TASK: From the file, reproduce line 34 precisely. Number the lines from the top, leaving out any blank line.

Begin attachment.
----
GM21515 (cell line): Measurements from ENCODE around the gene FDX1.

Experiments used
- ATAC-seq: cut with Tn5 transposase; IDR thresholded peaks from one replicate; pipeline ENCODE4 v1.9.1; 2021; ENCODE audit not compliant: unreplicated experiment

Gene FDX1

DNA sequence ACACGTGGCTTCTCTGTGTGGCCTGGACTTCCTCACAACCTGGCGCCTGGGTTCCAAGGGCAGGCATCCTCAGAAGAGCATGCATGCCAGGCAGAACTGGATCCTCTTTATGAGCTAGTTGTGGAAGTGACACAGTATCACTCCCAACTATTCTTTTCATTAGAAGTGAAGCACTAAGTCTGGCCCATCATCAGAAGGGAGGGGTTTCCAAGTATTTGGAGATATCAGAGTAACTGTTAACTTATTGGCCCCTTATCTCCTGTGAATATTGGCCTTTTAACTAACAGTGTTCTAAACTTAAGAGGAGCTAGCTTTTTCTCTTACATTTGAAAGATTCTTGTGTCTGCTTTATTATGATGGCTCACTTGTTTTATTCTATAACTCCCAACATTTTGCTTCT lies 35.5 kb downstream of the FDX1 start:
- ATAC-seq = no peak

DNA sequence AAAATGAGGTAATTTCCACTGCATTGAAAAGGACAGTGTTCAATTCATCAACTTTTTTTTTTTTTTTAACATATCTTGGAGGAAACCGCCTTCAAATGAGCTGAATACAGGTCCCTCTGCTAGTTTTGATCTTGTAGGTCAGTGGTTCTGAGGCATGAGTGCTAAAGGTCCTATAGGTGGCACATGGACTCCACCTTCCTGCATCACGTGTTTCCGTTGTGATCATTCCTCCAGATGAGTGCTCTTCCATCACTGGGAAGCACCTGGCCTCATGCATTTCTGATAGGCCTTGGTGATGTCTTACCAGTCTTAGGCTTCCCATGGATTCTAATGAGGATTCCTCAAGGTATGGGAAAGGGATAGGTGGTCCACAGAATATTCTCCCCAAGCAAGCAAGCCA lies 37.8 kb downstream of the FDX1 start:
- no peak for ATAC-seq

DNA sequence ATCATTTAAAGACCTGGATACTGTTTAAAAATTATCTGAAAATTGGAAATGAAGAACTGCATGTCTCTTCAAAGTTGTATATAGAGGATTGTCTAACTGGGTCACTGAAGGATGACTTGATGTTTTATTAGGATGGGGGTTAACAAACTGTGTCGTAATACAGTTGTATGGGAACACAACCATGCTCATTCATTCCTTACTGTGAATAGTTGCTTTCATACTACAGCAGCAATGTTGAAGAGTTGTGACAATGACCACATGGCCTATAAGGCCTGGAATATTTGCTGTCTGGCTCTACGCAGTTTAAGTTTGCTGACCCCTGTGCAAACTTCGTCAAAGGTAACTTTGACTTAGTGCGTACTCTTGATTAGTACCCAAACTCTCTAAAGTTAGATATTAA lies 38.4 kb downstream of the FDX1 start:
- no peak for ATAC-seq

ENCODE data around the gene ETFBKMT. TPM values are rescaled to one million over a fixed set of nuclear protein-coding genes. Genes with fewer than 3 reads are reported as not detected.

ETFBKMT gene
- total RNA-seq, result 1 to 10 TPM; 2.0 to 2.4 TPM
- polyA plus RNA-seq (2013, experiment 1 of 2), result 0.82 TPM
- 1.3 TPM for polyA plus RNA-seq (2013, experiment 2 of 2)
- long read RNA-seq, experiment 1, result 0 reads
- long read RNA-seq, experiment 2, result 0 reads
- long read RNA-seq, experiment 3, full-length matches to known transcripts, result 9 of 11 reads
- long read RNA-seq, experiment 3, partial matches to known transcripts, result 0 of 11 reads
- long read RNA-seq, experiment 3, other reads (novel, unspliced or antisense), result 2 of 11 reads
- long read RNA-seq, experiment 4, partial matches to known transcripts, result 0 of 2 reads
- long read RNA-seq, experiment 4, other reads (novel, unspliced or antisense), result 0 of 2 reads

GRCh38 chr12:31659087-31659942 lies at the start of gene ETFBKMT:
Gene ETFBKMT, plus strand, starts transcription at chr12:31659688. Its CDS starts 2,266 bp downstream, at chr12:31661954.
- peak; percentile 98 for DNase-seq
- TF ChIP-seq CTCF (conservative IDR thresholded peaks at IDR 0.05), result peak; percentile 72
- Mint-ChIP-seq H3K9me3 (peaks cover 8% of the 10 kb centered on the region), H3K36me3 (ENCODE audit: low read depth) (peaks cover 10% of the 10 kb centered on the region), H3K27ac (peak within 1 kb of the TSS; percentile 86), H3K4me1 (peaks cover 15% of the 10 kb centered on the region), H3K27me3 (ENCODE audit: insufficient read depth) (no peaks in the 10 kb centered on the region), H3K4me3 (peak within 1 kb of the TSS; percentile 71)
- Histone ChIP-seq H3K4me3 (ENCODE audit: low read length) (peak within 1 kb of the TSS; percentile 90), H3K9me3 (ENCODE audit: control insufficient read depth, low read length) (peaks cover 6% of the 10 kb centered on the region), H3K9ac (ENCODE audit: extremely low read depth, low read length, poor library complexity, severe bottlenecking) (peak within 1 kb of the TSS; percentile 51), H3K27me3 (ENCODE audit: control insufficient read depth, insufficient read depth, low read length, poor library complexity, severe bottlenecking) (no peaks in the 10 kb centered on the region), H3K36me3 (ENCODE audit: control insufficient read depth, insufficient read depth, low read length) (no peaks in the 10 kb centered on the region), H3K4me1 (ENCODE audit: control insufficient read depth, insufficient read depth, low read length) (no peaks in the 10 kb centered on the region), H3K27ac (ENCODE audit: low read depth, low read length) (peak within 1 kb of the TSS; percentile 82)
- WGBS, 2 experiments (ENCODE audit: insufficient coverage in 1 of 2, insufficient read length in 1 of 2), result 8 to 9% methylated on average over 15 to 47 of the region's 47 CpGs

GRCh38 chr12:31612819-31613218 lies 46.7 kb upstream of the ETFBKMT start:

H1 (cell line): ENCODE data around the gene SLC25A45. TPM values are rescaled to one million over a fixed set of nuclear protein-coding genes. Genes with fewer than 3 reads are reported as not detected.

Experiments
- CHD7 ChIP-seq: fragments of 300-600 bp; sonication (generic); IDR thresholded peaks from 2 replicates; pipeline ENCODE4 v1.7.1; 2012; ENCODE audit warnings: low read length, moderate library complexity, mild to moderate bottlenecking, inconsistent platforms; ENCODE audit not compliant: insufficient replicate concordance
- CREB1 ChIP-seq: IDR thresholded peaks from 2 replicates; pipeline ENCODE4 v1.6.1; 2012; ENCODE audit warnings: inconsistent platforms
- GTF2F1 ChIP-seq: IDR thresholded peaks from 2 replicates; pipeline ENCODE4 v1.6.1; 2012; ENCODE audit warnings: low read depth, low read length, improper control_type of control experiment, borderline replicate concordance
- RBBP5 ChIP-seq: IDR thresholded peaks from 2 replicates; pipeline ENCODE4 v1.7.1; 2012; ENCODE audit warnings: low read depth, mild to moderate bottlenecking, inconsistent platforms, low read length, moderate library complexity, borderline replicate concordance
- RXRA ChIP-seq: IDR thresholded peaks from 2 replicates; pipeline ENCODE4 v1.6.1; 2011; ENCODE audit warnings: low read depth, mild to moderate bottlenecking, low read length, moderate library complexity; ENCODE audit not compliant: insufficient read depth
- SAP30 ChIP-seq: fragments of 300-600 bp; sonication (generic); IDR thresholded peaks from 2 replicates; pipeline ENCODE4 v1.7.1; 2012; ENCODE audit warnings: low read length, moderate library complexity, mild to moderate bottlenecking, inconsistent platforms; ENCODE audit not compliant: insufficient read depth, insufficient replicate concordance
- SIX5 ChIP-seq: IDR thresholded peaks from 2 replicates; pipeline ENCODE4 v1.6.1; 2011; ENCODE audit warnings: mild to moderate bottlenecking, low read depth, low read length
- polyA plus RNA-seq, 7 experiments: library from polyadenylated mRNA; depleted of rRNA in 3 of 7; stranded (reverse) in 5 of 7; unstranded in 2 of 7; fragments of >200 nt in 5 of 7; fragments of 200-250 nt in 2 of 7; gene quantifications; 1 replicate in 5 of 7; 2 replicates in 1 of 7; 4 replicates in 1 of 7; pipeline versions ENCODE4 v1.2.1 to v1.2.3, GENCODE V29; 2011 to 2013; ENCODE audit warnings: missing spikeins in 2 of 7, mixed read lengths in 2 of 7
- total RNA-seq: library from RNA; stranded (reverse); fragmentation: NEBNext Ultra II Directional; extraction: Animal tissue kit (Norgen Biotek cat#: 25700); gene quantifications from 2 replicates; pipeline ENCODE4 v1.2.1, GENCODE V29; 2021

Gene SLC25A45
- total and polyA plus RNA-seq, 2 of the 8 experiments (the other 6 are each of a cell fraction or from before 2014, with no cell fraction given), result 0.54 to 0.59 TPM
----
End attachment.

- CREB1 ChIP-seq: IDR thresholded peaks from 2 replicates; pipeline ENCODE4 v1.6.1; 2012; ENCODE audit warnings: inconsistent platforms